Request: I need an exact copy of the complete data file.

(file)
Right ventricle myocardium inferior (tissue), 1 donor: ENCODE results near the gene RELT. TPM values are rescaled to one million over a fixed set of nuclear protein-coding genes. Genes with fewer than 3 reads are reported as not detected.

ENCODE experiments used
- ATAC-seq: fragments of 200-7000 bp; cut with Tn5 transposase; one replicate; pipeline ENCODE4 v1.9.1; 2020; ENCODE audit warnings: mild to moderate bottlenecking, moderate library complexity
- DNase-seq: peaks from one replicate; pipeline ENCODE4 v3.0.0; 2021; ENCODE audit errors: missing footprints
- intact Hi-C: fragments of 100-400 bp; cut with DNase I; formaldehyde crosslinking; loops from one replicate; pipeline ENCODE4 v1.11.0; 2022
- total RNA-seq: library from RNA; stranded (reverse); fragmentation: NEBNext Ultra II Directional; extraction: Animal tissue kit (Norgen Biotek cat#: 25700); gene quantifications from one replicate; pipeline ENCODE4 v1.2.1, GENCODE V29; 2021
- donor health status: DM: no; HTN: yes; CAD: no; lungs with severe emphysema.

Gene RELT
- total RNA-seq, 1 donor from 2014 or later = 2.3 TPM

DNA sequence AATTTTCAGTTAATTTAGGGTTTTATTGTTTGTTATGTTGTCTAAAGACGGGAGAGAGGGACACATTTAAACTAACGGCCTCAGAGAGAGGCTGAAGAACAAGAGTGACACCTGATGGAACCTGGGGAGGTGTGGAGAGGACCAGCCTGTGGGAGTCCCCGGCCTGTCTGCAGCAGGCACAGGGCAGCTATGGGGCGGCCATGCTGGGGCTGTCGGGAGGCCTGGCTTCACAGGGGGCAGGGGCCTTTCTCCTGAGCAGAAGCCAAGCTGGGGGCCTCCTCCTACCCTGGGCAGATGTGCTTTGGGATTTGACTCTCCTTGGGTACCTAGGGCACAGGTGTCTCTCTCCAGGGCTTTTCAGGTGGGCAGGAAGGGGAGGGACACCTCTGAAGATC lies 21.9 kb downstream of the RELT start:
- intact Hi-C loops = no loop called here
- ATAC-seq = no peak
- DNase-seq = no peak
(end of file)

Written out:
Right ventricle myocardium inferior (tissue), 1 donor: ENCODE results near the gene RELT. TPM values are rescaled to one million over a fixed set of nuclear protein-coding genes. Genes with fewer than 3 reads are reported as not detected.

ENCODE experiments used
- ATAC-seq: fragments of 200-7000 bp; cut with Tn5 transposase; one replicate; pipeline ENCODE4 v1.9.1; 2020; ENCODE audit warnings: mild to moderate bottlenecking, moderate library complexity
- DNase-seq: peaks from one replicate; pipeline ENCODE4 v3.0.0; 2021; ENCODE audit errors: missing footprints
- intact Hi-C: fragments of 100-400 bp; cut with DNase I; formaldehyde crosslinking; loops from one replicate; pipeline ENCODE4 v1.11.0; 2022
- total RNA-seq: library from RNA; stranded (reverse); fragmentation: NEBNext Ultra II Directional; extraction: Animal tissue kit (Norgen Biotek cat#: 25700); gene quantifications from one replicate; pipeline ENCODE4 v1.2.1, GENCODE V29; 2021
- donor health status: DM: no; HTN: yes; CAD: no; lungs with severe emphysema.

Gene RELT
- total RNA-seq, 1 donor from 2014 or later = 2.3 TPM

DNA sequence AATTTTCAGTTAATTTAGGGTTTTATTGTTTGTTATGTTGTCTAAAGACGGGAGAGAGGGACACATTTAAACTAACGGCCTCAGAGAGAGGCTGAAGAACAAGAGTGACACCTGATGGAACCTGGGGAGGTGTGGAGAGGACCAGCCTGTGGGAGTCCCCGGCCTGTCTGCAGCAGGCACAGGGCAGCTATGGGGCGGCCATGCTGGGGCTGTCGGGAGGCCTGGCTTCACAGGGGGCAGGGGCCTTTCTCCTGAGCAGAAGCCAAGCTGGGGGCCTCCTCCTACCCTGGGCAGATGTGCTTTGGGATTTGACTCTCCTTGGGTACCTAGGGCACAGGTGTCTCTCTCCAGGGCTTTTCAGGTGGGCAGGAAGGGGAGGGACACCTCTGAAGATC lies 21.9 kb downstream of the RELT start:
- intact Hi-C loops = no loop called here
- ATAC-seq = no peak
- DNase-seq = no peak